Grace isn't excited about this new money making venture yet, but I feel like she'll come around. 

Or not. 

I should probably get back to the job hunt...

Wednesday, January 28, 2015

Just because it's a choice, doesn't mean it's a good choice

As the 84th Texas Legislature gets busy doing it's legislative thang, education has come to the forefront as one of the top issues they have to address. For Lt. Governor Dan Patrick, school choice is his main priority. Patrick's hope for school choice is to set up a voucher(ish) system, where parents can use taxpayer money to take their kids out of underperforming school districts and put them in private or parochial schools. 

In theory, it sounds like an awesome plan. I mean, seriously, your kid deserves a great education and if your local school district can't do it, then you should have an another viable option. A private school where they can get more one-on-one attention due to smaller class sizes, have teachers who have more flexibility and creativity when it comes to lesson planning and teaching methods and, in some instances, where your kid can work at their own pace and possibly graduate early sounds like exactly what kids in this situation need. But have you looked at the price tag on a private school lately? It's close to the same price as a semester of college, so it's not exactly like the average Joe can afford one of those bad boys. But, a voucher would take some of the funding away from the underperforming school and provide a scholarship of sorts would give your kid the chance to get the fancy, schmancy private school education they deserve. Heck yeah! Sign me up for some of that!


The part of me that loves a good acrostic poem couldn't
resist this little picture. Does this even count as an acrostic?
Photo Source: http://thumbs.dreamstime.com

When it comes to educating our kids, we should have a choice in how they get that education, whether it be in the neighborhood public school, a charter school, a private school, or sitting at your kitchen table because, as Whitney Houston once said, the children are our future, teach them well and let them lead the way (that may have also been in the Bible). I 1000% agree with having a choice in education. 

A quality choice. 

On paper, the voucher idea seems amazingly fantastic. But the reality? Eh, not so much. The taxpayer money that would be taken out of the (already sadly underfunded) public school system would be put into schools that have no accountability to Texas taxpayers nor do the private schools have to reach the same standards as public schools. In a nutshell, these private schools receiving taxpayer dollars would basically have no oversight. 

We already have a bunch of publicly funded schools in Texas that have been allowed to operate with basically no oversight from the state-charter schools-and that hasn't worked out great for a lot students. As a matter of fact, fewer charter schools reach the minimum state standards than public schools and charter schools in North Texas did exceptionally bad last school year. Because these charter schools don't answer to the taxpayers who help fund them or face the same regulations from the state that school districts do, issues of nepotism, cronyism and misuse of funds run rampant, which doesn't help quell the performance issues (Would it kill you people to throw a few parents on the school board? It seems kind of wrong that your BFF since second grade and preacher have the majority of the say in your yearly salary. By sort of, I mean a lot.) Deion Sander's Prime Prep Academies are an excellent example of a charter school gone totally wrong.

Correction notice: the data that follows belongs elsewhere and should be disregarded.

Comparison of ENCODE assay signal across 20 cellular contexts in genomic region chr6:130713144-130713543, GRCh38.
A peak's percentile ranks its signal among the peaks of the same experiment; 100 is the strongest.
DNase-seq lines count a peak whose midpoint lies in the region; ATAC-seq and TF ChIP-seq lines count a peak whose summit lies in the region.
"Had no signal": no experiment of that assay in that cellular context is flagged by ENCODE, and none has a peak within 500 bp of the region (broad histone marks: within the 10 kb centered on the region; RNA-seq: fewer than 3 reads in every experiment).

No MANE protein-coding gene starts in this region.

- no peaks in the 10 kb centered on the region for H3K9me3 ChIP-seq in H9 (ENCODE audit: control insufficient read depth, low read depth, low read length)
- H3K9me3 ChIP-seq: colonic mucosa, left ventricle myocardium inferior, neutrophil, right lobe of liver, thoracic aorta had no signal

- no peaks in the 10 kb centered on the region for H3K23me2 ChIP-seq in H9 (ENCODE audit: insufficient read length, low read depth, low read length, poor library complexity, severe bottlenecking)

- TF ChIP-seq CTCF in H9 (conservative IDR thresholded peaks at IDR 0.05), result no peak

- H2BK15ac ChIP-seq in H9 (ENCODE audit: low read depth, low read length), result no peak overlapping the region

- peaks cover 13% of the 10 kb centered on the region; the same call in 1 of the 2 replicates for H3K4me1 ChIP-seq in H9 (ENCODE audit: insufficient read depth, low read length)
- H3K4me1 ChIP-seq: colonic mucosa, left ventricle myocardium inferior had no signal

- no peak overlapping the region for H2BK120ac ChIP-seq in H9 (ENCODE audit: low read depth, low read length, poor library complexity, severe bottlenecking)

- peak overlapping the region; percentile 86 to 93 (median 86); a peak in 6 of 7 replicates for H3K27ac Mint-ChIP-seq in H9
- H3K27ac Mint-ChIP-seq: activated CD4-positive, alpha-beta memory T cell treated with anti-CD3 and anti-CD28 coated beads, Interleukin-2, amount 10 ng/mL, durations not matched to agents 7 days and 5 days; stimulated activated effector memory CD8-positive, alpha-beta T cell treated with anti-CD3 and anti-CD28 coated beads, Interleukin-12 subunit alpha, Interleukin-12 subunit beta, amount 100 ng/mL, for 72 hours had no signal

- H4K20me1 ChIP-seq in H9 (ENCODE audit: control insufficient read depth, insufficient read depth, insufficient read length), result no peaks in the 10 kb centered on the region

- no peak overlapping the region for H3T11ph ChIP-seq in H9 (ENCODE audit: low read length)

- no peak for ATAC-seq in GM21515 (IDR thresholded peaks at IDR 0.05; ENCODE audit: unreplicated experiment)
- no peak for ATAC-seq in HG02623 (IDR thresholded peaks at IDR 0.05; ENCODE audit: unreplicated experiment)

In all fairness, Senate Bill 2 did make is easier for the state to close schools that don't meet educational or financial standards for three consecutive years. But, the charter schools I worked for just got around this by transferring the students from a campus about to close due to low attendance to the campus of the school that was supposed to close due to low performance, thereby combining the two campuses. So, instead of the low performing school closing, per Senate Bill 2, the campus actually gained students and the charter school is saving money by no longer having to operate the campus with attendance issues (even if on paper it looks like the one campus closed). That doesn't sound like much oversight to me. That kind of sounds like a win for the school to me. Or a system that is broken, but doesn't have to be.

We have a system that, with a some extra oversight, could be an option for students when their school district isn't meeting their needs and could provide a free, quality choice for students' education. Instead, the state wants to throw more money at another system that is going to face the same issues charter schools are facing, but with even less power to shut them down.

Why not make charter schools the super awesome choice they were supposed to be? Use all that voucher-promoting energy (and money) to require charter schools to hire certified teachers, to require people who seek charters in the state to actually have a background in education (and a degree they didn't buy on the internet), to put rules in place that actually do close low-performing schools and use high achieving schools as the models for all the others. Use that money to ensure taxpayers have a say in who sits on the school boards in these charter schools so there is some oversight in how they spend the money supposed to be used to educate our kids, and to ensure that the school's curriculum actually meets the state standards and not the personal beliefs of the people running the school. Instead of creating a whole new system for school choice, just fix the choice system already in place. (The duh is implied.)

The 84th Texas Legislature has a choice when it comes to school choice. Hopefully the choice they make will be one that actually helps our kids and not  one that is going to create bigger problems when, what we so desperately need, is a really big solution.